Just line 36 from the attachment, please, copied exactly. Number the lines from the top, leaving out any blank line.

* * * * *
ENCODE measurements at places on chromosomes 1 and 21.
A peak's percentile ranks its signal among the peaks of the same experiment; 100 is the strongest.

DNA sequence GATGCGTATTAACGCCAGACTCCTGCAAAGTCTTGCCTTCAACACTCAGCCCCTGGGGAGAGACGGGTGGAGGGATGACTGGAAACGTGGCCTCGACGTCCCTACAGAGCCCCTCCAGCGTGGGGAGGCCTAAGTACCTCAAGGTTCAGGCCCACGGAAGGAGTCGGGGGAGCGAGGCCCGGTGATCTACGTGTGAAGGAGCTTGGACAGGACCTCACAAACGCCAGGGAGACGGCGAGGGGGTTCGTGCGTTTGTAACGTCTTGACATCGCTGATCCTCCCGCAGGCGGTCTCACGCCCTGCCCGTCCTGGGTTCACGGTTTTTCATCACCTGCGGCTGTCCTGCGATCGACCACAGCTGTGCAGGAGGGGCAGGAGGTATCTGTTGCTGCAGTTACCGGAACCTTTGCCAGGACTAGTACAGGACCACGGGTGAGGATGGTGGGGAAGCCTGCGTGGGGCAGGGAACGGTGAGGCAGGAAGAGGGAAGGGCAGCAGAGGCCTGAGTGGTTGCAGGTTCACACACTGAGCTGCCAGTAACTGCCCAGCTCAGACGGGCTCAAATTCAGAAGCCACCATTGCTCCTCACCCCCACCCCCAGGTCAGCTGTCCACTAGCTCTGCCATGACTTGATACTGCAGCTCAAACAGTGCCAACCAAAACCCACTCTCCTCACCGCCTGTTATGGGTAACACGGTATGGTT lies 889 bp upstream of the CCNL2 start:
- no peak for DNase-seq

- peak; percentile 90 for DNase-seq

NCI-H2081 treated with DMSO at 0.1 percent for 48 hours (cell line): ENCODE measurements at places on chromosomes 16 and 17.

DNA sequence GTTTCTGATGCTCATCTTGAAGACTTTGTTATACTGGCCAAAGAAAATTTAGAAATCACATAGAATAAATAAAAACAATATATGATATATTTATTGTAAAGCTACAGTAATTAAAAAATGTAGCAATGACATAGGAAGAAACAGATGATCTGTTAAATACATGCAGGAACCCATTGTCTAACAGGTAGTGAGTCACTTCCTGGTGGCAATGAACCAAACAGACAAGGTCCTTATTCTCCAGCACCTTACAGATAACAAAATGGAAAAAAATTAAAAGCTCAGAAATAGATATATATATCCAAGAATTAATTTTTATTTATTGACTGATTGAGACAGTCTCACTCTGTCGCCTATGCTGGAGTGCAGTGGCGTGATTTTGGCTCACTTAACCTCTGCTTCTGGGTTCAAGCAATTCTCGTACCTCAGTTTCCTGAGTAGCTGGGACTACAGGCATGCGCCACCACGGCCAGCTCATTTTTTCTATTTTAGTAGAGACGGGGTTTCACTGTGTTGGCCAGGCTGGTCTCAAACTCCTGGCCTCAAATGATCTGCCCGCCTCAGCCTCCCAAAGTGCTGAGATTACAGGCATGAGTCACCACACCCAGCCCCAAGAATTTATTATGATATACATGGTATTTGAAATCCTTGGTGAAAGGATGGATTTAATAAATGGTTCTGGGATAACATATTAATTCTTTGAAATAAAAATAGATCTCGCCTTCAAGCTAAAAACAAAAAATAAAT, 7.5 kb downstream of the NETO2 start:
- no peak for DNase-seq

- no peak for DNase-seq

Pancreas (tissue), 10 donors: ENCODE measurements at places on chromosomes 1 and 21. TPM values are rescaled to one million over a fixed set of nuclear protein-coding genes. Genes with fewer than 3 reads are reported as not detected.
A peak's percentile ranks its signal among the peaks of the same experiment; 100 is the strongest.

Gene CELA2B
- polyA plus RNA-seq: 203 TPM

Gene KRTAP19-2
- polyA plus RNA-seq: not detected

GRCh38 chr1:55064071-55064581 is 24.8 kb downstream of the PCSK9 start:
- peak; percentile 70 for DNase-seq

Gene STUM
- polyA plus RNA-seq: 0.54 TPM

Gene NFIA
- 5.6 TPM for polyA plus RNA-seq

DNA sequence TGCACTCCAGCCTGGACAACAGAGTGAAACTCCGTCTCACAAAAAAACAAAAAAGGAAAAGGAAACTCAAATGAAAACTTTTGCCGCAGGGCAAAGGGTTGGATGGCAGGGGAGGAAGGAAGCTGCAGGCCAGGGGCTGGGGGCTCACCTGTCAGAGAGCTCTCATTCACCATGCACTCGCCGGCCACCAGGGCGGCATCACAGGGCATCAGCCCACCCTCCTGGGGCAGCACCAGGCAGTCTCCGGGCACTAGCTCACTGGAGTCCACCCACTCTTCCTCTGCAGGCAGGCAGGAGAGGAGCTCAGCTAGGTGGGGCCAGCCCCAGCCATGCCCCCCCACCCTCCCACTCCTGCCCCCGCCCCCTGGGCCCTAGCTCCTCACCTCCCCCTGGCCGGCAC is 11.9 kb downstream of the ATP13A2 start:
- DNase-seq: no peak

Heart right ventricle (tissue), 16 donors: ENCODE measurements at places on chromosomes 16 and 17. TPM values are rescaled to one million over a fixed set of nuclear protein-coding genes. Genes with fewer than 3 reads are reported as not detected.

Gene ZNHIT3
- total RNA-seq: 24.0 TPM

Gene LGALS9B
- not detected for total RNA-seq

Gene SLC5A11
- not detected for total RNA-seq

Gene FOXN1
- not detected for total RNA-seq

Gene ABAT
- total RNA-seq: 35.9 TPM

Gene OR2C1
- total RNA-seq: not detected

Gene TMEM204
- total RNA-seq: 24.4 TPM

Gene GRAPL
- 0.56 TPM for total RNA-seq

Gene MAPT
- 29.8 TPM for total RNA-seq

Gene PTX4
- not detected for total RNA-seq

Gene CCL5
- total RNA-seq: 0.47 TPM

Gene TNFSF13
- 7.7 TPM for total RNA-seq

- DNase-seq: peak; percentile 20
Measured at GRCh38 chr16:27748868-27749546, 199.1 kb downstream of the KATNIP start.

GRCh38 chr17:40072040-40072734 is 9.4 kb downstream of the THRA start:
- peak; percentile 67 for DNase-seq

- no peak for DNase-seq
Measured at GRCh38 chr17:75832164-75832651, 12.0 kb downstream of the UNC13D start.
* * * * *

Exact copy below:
- total RNA-seq: not detected